Every one of us wants to be like James Bond. Whether it's his ability to wield a gun, drive a car, play his hand at poker or talk to a woman, he is the man we wish we were. Of course, his legendary sense of style is a vital part of Bond's appeal, something that author Mr Ian Fleming ensured when he used the lightest of literary touches to allude to a perfectly dressed, but never showy, Englishman.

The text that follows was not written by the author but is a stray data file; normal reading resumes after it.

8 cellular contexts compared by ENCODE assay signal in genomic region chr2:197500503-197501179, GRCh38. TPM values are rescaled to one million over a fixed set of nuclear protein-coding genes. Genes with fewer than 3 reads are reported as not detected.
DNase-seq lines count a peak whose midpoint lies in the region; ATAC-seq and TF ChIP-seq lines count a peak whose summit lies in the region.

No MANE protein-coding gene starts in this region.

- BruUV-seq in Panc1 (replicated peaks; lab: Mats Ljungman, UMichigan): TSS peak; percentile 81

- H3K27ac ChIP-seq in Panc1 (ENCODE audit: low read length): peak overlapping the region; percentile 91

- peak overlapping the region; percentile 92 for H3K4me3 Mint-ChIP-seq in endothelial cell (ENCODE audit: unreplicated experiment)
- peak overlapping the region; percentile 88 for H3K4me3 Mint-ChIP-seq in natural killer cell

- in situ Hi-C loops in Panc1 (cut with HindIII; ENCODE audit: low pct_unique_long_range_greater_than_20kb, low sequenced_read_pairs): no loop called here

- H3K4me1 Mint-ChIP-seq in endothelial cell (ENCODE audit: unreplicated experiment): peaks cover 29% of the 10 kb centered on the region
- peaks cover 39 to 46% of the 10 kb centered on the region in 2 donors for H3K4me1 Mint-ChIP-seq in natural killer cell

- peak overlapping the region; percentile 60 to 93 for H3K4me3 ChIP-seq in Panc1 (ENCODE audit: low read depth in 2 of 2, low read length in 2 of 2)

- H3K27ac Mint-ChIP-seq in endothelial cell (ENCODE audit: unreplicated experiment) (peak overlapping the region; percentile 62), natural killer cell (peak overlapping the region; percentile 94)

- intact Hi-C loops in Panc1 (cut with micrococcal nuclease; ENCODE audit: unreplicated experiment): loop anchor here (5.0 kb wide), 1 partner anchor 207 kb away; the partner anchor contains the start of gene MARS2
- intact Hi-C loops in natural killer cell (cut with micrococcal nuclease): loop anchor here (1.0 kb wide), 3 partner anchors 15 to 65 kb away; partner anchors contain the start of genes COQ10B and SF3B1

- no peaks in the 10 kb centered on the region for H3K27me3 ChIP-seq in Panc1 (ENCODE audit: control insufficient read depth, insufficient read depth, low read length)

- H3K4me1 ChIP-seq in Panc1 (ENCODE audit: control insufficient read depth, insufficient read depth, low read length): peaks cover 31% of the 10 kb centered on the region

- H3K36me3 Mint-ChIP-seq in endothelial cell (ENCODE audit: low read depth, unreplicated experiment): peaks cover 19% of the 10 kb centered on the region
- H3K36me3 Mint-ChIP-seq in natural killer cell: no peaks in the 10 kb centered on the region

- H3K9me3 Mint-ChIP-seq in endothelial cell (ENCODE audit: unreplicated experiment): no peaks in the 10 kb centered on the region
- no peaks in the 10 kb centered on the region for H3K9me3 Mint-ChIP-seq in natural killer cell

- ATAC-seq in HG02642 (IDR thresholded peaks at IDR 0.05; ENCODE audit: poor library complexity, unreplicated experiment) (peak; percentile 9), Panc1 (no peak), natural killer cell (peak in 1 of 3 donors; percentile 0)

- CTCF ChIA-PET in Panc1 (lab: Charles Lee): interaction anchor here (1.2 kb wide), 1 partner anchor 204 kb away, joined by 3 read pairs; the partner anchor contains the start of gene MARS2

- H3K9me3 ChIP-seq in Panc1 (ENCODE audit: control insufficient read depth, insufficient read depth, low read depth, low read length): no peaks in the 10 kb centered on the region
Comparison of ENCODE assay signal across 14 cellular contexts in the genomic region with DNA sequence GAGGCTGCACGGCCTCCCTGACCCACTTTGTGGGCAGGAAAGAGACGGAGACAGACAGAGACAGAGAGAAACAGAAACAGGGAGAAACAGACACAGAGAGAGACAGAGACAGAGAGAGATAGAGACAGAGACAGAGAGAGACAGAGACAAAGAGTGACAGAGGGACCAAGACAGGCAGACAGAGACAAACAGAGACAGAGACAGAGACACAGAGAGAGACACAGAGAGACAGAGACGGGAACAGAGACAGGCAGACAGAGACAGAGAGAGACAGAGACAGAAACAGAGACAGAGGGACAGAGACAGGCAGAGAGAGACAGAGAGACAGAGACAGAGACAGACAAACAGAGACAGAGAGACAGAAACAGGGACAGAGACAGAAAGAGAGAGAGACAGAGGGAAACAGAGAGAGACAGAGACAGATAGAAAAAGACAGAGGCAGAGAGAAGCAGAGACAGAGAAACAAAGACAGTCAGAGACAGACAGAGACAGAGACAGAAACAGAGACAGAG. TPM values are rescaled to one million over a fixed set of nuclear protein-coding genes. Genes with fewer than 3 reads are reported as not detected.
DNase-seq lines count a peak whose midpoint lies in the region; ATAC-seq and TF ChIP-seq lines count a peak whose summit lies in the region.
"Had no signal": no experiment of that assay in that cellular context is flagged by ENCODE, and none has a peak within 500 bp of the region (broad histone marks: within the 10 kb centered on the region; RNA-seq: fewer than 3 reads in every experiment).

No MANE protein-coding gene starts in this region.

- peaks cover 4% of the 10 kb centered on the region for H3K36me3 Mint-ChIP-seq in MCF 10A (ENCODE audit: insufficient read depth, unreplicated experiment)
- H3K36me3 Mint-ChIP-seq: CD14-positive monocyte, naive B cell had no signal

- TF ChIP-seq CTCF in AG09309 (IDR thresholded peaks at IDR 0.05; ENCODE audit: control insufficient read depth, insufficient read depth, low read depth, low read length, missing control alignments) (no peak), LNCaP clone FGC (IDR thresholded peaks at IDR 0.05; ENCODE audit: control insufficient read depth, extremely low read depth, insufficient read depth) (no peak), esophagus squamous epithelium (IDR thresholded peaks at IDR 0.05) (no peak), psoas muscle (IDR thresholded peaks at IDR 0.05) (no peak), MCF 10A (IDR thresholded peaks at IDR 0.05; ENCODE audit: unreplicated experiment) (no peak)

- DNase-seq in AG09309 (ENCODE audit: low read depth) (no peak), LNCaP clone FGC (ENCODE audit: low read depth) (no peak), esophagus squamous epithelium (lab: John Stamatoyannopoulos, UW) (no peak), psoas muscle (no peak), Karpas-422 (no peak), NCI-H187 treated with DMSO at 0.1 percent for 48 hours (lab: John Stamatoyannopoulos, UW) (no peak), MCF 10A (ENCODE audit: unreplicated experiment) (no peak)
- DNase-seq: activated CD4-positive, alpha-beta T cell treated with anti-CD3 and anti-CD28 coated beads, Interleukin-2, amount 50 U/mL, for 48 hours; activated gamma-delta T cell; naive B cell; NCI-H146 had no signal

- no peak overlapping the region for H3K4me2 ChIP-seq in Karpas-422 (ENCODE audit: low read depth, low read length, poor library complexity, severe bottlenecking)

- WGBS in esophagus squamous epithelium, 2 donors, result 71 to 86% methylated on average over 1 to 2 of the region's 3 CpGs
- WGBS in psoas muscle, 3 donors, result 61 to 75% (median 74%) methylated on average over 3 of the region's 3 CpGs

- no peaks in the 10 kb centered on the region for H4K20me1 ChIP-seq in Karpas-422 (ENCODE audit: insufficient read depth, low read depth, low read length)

As a result of Mr Fleming's reticence to provide details of how Bond dressed when, in 1962, 007 was brought to life for the film of Dr. No his wardrobe had to be invented. The result, largely credited to the film's director Mr Terence Young and made by his tailor, Mr Anthony Sinclair, was a model of elegant understatement. It set the tone for the next 50 years of Bond style, with the only deviations being the forays into 1970s fashion undertaken by Sir Roger Moore, and the current predilection for skin-tight tailoring displayed by Mr Daniel Craig in the forthcoming film Skyfall.